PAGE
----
What’s The Problem With Faux Fur?

After gracing catwalks and red carpets for a better part of a decade, fashion is falling out of love with real animal fur, and an increasing number of designers and brands going fur-free. In its place we have faux fur –  touted as the ethical alternative, it has the look of real fur while keeping animal lovers happy.  So what’s the problem?

A growing number of consumers are realising the significant ethical and environmental impacts of the modern fur industry, putting pressure on brands to go fur-free. In the past six months alone, a slew of designer brands including Versace, Gucci, Jimmy Choo, Furla, John Galliano, Donna Karan, Tom Ford and Michael Kors have announced that they are no longer using fur in their lines. What’s more, San Francisco has recently become the largest U.S. city to ban the sale of fur. Although real fur is on the way out, faux fur is quickly rising up to take its place. From coats, to shoes, to keychains, designer and fast fashion brands alike have jumped on the faux fur bandwagon.

What is faux fur made from?

woman wears a leopard trim collarA growing body of evidence also points to the significant environmental impact of microfibres, the microscopic plastic particles that shed from synthetic garments every time they are washed. This poses a huge problem for our ocean life, which is ingesting these plastic fibres. It’s also a threat to human health as we consume these sea animals (and the plastic inside them!) According to a 2016 study, synthetic jackets released an average of 1,174 milligrams of plastic microfibers when washed!

If you already own synthetic garments, Patagonia   sells a laundry bag that helps trap the plastic microfibers that are released from your clothes every time you wash them.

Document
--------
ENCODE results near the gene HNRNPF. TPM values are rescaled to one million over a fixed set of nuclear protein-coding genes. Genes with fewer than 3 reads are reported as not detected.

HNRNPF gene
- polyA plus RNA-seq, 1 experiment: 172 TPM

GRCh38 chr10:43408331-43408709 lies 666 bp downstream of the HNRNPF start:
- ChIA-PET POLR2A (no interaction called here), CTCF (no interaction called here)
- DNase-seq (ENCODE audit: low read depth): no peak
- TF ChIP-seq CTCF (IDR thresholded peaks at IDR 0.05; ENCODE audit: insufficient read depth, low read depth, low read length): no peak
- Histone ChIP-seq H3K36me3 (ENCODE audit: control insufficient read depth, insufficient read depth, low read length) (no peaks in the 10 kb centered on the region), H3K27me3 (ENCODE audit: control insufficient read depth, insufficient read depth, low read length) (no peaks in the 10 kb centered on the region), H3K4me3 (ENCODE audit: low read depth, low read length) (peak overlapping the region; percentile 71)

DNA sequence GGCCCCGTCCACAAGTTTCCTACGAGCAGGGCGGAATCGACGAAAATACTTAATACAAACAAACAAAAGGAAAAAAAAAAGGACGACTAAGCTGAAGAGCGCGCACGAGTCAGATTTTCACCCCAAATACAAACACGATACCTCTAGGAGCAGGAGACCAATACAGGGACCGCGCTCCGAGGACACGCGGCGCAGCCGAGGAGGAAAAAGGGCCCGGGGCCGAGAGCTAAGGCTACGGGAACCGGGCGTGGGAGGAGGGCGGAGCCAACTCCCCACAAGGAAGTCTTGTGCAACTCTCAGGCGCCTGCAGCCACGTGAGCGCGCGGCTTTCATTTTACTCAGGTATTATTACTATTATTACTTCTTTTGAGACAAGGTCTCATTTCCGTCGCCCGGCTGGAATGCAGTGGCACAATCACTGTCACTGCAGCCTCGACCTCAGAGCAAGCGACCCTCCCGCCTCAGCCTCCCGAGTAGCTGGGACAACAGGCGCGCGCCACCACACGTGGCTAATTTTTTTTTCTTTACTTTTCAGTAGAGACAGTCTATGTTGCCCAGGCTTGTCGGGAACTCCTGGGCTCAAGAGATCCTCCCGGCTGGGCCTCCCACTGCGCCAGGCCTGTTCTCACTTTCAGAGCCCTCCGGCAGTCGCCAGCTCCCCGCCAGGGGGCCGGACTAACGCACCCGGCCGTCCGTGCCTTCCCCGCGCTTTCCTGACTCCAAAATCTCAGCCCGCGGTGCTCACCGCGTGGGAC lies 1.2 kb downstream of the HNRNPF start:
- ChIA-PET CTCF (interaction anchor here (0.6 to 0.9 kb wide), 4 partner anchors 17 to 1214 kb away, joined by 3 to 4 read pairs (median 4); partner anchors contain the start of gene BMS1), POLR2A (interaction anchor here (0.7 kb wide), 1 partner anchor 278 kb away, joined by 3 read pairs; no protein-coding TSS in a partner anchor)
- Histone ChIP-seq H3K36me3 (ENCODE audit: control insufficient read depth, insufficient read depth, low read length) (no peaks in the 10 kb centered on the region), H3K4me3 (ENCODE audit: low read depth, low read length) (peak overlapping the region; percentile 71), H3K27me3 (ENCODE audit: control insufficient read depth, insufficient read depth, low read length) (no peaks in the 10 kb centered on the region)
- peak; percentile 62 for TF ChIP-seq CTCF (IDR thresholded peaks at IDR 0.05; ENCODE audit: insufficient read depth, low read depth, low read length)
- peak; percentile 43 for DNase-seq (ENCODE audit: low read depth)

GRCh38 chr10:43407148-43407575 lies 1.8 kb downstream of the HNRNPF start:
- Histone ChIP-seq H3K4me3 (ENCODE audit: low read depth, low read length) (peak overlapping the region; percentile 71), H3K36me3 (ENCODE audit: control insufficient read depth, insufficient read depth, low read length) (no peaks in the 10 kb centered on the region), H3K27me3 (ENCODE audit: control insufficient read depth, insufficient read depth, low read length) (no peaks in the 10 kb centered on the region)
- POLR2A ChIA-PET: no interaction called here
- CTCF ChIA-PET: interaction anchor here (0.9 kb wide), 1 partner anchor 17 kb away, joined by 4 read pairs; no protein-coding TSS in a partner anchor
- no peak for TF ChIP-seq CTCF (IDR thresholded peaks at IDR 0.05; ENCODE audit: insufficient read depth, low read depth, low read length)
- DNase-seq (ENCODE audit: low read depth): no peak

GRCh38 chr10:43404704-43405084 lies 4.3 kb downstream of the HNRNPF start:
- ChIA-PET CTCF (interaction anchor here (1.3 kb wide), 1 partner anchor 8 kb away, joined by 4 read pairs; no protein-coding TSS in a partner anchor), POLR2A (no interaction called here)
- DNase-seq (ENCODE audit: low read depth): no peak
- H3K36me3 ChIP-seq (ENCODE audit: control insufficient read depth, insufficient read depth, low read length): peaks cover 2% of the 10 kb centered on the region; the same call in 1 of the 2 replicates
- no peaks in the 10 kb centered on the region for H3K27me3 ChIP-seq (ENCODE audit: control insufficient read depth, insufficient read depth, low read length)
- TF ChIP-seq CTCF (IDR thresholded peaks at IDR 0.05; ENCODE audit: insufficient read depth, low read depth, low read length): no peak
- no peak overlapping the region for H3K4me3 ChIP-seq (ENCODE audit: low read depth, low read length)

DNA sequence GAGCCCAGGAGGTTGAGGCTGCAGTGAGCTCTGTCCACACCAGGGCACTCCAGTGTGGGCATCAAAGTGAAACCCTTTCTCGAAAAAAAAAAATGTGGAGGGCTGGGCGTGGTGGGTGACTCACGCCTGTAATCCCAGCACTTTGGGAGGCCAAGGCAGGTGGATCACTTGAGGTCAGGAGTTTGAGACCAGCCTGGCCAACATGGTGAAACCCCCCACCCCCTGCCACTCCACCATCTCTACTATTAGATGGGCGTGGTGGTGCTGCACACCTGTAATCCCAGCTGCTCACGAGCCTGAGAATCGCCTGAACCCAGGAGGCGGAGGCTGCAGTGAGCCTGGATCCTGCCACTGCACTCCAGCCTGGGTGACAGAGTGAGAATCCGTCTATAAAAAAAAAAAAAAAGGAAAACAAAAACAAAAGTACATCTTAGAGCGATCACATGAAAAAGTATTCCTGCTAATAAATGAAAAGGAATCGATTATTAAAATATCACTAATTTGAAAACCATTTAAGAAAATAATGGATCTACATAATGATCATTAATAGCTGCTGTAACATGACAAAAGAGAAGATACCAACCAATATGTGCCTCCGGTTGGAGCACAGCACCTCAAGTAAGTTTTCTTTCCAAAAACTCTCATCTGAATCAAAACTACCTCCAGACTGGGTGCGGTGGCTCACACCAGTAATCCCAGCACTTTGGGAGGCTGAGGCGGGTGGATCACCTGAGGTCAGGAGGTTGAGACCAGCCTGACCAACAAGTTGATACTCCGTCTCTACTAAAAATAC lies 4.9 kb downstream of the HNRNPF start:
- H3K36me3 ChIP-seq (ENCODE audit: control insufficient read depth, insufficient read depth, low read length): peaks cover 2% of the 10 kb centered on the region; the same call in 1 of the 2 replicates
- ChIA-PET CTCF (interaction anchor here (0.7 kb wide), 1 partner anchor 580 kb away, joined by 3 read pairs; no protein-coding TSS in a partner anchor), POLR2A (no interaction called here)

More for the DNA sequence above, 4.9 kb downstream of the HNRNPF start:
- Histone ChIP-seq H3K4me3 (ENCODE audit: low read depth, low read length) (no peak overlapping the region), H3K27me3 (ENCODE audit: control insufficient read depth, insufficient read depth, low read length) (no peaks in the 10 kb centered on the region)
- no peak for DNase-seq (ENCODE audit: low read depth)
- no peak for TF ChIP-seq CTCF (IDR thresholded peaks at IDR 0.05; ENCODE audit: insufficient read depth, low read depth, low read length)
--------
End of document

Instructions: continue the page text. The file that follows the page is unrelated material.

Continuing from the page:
Faux fur isn’t always fake

In a disturbing new trend, real fur is actually being passed off as faux fur to unknowing shoppers. In 2016, an investigation by the charity Humane Society International UK uncovered that some products labelled as “faux” fur products from British high street stores Missguided and House of Fraser were found to actually found to be made from real fur after they were tested by a fibres expert. The sad truth behind this scandal is that there is so much fur being produced under terrible conditions in countries such as China that it’s actually cheaper to produce and buy than faux fur. While some companies who are wanting to increase their profit margin might be falsely labelling their garments to deceive shoppers, often sellers are unaware that their products contain real fur.

The fast fashion problem

The main issue with faux fur is that it’s a trend that has been well and truly hijacked by the unsustainable and unethical fast fashion industry. Focused on fleeting styles made from poor quality materials using cheap labour, fast fashion brands prioritise profit over people, the planet and animals. There has been no shortage of faux fur items on the market – from jackets in every colour, to fur-lined loafers and fluffy keychains. In a week’s time, these styles will be replaced by new ones, creating a never-ending demand for new, ‘on-trend’ products.

So what are the ethical alternatives?

1.Buy less, buy quality, buy timeless

At Good On You we believe the old adage that less is more. Before buying a faux fur garment, ask yourself if you really need or want it. A helpful way to answer this question is to calculate the cost-per-wear of the garment:

Cost-per-wear = Total cost of the item x estimated number of days you’ll wear it

For example, if you buy a faux fur coat for $100 and wear it once a fortnight for a year, the cost-per-wear comes to about $3.85. On the other hand, if you only end up wearing that $100 coat once or twice, the total cost-per-wear is very pricey!

We also recommend that you focus on buying a high-quality garment.  A 2016 study conducted by Patagonia showed that these produce fewer microfibres than cheaper quality materials. Finally, rather than buying into the fleeting trends of fast fashion that want you to keep buying their products, consider opting for a timeless piece over something that will probably be passe in a month’s time.